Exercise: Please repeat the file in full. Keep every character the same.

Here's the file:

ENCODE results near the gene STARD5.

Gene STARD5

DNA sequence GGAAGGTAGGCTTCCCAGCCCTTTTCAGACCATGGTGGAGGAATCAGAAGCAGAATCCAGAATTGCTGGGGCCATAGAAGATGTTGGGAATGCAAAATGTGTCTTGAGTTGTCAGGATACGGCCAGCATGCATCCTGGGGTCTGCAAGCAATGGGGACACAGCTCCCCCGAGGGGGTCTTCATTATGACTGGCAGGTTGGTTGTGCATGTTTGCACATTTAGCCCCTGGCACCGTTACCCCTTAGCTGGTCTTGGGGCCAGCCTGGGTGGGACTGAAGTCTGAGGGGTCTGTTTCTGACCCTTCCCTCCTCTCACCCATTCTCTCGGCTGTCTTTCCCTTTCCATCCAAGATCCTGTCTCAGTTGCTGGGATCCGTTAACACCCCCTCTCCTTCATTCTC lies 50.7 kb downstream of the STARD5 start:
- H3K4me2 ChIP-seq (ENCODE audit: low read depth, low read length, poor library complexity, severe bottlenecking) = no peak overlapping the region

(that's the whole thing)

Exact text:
ENCODE results near the gene STARD5.

Gene STARD5

DNA sequence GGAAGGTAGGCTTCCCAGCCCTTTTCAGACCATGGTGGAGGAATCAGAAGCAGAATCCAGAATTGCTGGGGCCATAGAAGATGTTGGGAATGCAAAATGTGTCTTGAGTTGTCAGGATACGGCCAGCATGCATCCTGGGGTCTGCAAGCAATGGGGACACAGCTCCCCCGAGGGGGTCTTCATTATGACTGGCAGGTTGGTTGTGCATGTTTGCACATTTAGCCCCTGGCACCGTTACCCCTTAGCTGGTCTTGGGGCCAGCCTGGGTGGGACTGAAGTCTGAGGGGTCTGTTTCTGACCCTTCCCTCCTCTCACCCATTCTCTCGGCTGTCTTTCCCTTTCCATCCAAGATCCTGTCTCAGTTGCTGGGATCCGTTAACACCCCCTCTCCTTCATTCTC lies 50.7 kb downstream of the STARD5 start:
- H3K4me2 ChIP-seq (ENCODE audit: low read depth, low read length, poor library complexity, severe bottlenecking) = no peak overlapping the region